MIT model explains how the brain can learn novel tasks while still remembering what it has already learned.
Professor David Kaiser, who holds appointments in the Program in Science, Technology and Society and the Department of Physics, has been awarded the 2000 Levitan Prize in the Humanities. Professor Kaiser, who is in his first year at MIT, will use the award to conduct research for his book, Drawing Theories Apart: The Dispersion of the Feynman Diagrams in Postwar Physics, in which he seeks to develop a history of theoretical physics which incorporates a parctice-oriented view of scientific theories.
The $20,000 prize is established through a gift from James A. Levitan (SB 1945, chemistry), an MIT Corporation member and a senior partner in the New York law firm of Skadden, Arps, Slate, Meagher and Flom. The prize, first awarded in 1990, supports innovative and creative scholarship in the humanities by SHSS faculty members.
Dr. David J. Perreault, a research engineer in the Laboratory for Electromagnetic and Electronic Systems, has been selected by the Institute of Electrical and Electronic Engineers (IEEE) Power Electronics Society to receive its Richard M. Bass Outstanding Young Power Electronics Engineer Award. The award recognizes outstanding achievement in the field of power electronics by an engineer younger than 35.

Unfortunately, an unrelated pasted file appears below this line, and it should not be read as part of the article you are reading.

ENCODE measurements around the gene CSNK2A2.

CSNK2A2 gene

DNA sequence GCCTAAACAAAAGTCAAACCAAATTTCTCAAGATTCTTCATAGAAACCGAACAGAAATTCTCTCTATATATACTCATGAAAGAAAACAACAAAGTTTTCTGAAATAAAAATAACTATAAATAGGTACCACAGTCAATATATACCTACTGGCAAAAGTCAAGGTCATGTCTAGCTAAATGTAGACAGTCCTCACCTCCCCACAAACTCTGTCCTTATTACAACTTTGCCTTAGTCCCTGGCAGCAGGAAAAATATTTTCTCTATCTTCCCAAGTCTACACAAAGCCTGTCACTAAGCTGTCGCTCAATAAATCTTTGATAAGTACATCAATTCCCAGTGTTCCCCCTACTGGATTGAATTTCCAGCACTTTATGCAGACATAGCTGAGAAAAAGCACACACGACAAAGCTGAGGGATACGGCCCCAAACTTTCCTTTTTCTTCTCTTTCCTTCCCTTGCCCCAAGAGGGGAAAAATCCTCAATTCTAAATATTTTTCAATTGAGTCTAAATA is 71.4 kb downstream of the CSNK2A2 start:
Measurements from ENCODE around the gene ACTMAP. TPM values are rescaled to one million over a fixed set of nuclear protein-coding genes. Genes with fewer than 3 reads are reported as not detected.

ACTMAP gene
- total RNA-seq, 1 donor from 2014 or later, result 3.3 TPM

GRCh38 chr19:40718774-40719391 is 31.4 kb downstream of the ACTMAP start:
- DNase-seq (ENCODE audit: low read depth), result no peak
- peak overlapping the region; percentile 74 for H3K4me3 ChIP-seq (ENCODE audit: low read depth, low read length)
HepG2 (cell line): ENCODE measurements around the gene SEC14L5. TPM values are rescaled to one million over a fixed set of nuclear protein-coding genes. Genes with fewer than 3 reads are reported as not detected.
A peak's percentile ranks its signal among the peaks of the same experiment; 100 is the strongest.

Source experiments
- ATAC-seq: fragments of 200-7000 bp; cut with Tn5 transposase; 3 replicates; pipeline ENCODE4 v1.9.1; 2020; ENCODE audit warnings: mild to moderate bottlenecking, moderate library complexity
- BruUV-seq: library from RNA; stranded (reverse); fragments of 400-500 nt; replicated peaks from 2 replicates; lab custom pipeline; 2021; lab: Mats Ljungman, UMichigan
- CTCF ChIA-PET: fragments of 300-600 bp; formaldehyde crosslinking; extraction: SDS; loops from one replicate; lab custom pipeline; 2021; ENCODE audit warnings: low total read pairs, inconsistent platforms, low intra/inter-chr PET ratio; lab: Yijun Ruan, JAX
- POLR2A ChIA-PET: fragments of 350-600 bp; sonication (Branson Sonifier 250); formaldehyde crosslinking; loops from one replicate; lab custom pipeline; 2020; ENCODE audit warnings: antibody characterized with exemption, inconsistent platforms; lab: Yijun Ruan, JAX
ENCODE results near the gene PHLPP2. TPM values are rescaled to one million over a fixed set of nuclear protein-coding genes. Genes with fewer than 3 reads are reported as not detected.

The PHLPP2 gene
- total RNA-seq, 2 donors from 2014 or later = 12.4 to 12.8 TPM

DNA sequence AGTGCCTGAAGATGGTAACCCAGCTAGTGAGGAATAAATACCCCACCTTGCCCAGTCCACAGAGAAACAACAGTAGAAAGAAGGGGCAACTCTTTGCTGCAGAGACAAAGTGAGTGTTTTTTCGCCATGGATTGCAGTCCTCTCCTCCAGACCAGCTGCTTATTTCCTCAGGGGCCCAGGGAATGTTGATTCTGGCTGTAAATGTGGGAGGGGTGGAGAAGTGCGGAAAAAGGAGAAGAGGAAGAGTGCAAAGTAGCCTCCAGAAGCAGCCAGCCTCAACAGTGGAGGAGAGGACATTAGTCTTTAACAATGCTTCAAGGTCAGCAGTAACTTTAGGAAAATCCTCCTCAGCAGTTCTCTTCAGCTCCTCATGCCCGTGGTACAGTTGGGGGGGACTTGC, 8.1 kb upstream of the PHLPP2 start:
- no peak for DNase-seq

Dr. Perreault (SM 1991, PhD) was cited for his contributions to advancing the technology of power electronic components and design, particularly in the areas of active filtering and automotive power systems. His invention of an economical method to modify the conventional automotive generator to supply nearly three times the power with substantially greater efficiency has received international recognition as enabling the introduction of advanced 42V electrical networks in the car. His work on "active filters" has resulted in circuits that significantly reduce the cost, weight and size of power electronic converters used in applications ranging from powering chips in computers to controlling large industrial machinery.
It's award season, and music and theater arts lecturer Laura Harrington is winning many of the prizes. The playwright won an Independent Reviewers of New England Award for Best New Play (Small Company) for her play Hallowed Ground, as staged by Boston Playwrights' Theatre. The same play also won the 2000-01 Clauder Competition, New England's most prestigious playwrighting contest. Portland Stage (ME) will produce the play in its 2001-02 season. The play depicts four young lives caught in the path of General WilliamSherman's devastating march through Georgia during the Civil War. Ms. Harrington previously won the 1996 Clauder Competition for her play Mercy.
A version of this article appeared in MIT Tech Talk on April 25, 2001.